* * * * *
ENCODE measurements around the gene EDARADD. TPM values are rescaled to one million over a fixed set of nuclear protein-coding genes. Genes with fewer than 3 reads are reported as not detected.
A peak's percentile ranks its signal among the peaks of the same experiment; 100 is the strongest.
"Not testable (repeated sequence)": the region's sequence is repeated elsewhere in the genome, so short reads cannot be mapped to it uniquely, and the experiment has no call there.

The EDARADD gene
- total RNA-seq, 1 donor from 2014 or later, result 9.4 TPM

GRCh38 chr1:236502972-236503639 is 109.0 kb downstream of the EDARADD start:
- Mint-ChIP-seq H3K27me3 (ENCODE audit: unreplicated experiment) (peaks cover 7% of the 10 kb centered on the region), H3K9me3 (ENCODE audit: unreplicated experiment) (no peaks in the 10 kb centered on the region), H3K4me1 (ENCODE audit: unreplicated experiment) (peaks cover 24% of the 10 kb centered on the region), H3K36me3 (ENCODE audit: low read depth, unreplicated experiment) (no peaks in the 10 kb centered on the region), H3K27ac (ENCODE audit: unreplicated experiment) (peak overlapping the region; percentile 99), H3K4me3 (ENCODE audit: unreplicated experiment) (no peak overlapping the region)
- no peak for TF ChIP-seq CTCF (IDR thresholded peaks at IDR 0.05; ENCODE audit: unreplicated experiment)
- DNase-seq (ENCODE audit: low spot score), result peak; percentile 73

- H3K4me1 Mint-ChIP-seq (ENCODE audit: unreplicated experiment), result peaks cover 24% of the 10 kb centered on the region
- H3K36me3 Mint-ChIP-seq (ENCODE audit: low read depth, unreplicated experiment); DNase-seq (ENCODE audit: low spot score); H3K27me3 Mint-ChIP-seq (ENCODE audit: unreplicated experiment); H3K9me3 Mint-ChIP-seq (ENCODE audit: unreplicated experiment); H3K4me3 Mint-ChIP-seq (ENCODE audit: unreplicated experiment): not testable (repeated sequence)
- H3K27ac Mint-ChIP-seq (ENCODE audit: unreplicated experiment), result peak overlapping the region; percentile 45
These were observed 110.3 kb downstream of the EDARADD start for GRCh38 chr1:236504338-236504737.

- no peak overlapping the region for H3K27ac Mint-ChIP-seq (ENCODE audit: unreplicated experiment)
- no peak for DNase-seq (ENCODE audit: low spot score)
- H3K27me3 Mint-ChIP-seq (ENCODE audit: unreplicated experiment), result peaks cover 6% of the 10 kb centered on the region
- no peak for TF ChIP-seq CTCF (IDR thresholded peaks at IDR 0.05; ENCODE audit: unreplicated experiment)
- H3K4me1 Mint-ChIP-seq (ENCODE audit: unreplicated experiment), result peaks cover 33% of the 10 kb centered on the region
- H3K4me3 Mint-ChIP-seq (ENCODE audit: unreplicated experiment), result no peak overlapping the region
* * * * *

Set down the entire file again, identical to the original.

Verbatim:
ENCODE measurements around the gene EDARADD. TPM values are rescaled to one million over a fixed set of nuclear protein-coding genes. Genes with fewer than 3 reads are reported as not detected.
A peak's percentile ranks its signal among the peaks of the same experiment; 100 is the strongest.
"Not testable (repeated sequence)": the region's sequence is repeated elsewhere in the genome, so short reads cannot be mapped to it uniquely, and the experiment has no call there.

The EDARADD gene
- total RNA-seq, 1 donor from 2014 or later, result 9.4 TPM

GRCh38 chr1:236502972-236503639 is 109.0 kb downstream of the EDARADD start:
- Mint-ChIP-seq H3K27me3 (ENCODE audit: unreplicated experiment) (peaks cover 7% of the 10 kb centered on the region), H3K9me3 (ENCODE audit: unreplicated experiment) (no peaks in the 10 kb centered on the region), H3K4me1 (ENCODE audit: unreplicated experiment) (peaks cover 24% of the 10 kb centered on the region), H3K36me3 (ENCODE audit: low read depth, unreplicated experiment) (no peaks in the 10 kb centered on the region), H3K27ac (ENCODE audit: unreplicated experiment) (peak overlapping the region; percentile 99), H3K4me3 (ENCODE audit: unreplicated experiment) (no peak overlapping the region)
- no peak for TF ChIP-seq CTCF (IDR thresholded peaks at IDR 0.05; ENCODE audit: unreplicated experiment)
- DNase-seq (ENCODE audit: low spot score), result peak; percentile 73

- H3K4me1 Mint-ChIP-seq (ENCODE audit: unreplicated experiment), result peaks cover 24% of the 10 kb centered on the region
- H3K36me3 Mint-ChIP-seq (ENCODE audit: low read depth, unreplicated experiment); DNase-seq (ENCODE audit: low spot score); H3K27me3 Mint-ChIP-seq (ENCODE audit: unreplicated experiment); H3K9me3 Mint-ChIP-seq (ENCODE audit: unreplicated experiment); H3K4me3 Mint-ChIP-seq (ENCODE audit: unreplicated experiment): not testable (repeated sequence)
- H3K27ac Mint-ChIP-seq (ENCODE audit: unreplicated experiment), result peak overlapping the region; percentile 45
These were observed 110.3 kb downstream of the EDARADD start for GRCh38 chr1:236504338-236504737.

- no peak overlapping the region for H3K27ac Mint-ChIP-seq (ENCODE audit: unreplicated experiment)
- no peak for DNase-seq (ENCODE audit: low spot score)
- H3K27me3 Mint-ChIP-seq (ENCODE audit: unreplicated experiment), result peaks cover 6% of the 10 kb centered on the region
- no peak for TF ChIP-seq CTCF (IDR thresholded peaks at IDR 0.05; ENCODE audit: unreplicated experiment)
- H3K4me1 Mint-ChIP-seq (ENCODE audit: unreplicated experiment), result peaks cover 33% of the 10 kb centered on the region
- H3K4me3 Mint-ChIP-seq (ENCODE audit: unreplicated experiment), result no peak overlapping the region